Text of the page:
The mock funeral — an idea so good that scientists had it twice. Last month, about 2,000 researchers marched on Parliament Hill in Ottawa, carrying a coffin that signified, they said, the “death of evidence”. The scientists were protesting against a series of cuts by Canadian Prime Minister Stephen Harper's conservative government that they believed threatened basic research and undermined expert advice in areas such as environmental policy. And in May, physical scientists drove a horse-drawn Victorian hearse to the British Prime Minister's residence in Downing Street, London, this time to mark the demise of UK science.

The Downing Street stunt was to protest against moves made by the main public funder of UK physical-sciences research, the Engineering and Physical Sciences Research Council (EPSRC), to cut the number of proposals it receives and to prioritize research that addresses national priorities or comes with economic spin-offs (see page 20).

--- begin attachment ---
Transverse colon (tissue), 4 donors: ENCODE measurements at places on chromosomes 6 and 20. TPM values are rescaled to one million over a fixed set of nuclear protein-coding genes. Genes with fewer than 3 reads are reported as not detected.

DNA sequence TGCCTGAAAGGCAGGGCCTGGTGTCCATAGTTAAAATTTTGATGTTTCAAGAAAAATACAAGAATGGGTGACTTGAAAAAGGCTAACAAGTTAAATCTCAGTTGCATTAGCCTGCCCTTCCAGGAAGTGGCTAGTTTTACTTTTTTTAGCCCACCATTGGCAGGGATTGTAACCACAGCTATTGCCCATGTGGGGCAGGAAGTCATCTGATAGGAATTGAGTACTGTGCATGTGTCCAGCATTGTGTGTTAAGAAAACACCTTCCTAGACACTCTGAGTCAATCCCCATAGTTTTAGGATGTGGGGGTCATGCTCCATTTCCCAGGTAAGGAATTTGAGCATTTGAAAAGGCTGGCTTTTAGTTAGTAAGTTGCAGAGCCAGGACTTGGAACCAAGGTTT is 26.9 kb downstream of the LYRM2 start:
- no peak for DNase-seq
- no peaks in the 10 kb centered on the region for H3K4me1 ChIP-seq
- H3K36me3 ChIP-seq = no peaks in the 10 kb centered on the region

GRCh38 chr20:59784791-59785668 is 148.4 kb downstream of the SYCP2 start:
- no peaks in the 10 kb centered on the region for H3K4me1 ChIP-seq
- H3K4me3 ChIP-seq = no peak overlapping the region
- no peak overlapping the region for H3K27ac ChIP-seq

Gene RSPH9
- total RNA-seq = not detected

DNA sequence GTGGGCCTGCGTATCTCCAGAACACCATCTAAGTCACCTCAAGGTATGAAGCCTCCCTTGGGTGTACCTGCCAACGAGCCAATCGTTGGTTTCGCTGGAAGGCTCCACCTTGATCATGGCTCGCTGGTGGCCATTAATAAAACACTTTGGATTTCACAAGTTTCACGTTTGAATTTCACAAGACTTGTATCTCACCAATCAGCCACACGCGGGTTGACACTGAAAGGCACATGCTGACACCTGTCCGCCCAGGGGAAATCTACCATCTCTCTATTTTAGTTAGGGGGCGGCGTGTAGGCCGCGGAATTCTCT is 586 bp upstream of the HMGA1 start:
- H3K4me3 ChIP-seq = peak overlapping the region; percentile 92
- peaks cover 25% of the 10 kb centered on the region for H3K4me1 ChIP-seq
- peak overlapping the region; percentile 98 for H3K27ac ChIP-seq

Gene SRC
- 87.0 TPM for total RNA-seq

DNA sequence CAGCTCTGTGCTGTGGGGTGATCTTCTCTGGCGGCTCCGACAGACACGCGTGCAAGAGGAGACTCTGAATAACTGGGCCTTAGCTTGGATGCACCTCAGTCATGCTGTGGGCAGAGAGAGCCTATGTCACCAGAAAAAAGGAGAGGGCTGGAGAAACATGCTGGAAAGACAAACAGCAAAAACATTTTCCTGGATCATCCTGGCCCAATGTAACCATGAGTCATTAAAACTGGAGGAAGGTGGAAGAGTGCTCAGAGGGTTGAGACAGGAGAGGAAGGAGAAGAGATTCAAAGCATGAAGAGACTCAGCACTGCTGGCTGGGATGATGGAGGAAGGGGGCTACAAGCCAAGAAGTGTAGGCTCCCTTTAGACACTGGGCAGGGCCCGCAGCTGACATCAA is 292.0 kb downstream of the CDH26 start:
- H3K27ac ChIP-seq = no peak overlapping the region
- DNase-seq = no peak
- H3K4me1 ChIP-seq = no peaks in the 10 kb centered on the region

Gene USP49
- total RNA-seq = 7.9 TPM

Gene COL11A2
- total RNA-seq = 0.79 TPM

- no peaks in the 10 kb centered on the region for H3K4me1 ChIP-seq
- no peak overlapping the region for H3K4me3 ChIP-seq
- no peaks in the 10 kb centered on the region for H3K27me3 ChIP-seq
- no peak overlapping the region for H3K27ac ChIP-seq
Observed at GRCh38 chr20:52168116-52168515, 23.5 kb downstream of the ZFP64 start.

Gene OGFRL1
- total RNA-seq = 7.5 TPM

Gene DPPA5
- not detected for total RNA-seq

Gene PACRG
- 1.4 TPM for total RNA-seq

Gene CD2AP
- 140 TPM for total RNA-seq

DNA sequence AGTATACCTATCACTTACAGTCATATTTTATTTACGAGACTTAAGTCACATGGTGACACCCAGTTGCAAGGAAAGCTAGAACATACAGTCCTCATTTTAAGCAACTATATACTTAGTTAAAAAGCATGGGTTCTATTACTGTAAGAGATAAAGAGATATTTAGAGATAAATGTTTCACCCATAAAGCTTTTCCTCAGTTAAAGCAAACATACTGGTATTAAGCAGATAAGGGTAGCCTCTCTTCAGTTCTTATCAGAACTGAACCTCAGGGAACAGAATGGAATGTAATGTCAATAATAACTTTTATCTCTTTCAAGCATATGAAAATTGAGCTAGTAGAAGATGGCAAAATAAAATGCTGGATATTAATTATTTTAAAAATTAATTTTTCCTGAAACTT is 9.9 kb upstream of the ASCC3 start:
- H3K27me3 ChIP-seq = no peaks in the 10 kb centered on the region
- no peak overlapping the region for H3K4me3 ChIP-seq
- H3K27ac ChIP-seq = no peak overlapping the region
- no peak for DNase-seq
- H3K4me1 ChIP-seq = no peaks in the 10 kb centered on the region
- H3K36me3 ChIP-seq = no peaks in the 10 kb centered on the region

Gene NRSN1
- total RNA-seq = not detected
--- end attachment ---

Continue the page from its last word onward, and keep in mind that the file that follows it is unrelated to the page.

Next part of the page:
Echoing their Canadian counterparts, the scientists argued that the changes would endanger blue-skies research in chemistry, physics and mathematics. But unlike Canada's protests, the UK campaign has yet to win support from the wider scientific community.

In part, that is because the campaign targets a single, specific funder and so is not seen as relevant to UK science as a whole. Some researchers have dismissed the coffin parade as an overreaction to a spat between a few disenfranchised scientists and the EPSRC. Others worry that a public protest that exposes disunity in the ranks of science at a time of economic chaos could result in cuts to the science budget.

Perhaps, but if it is an isolated spat, then why did people with little personal stake in the EPSRC's policies join in the protests? And the calls by dissenters to close ranks — to keep calm and to carry on — ignore the fact that science funding is a political question. To make a point in a political arena, scientists must stand up and be counted.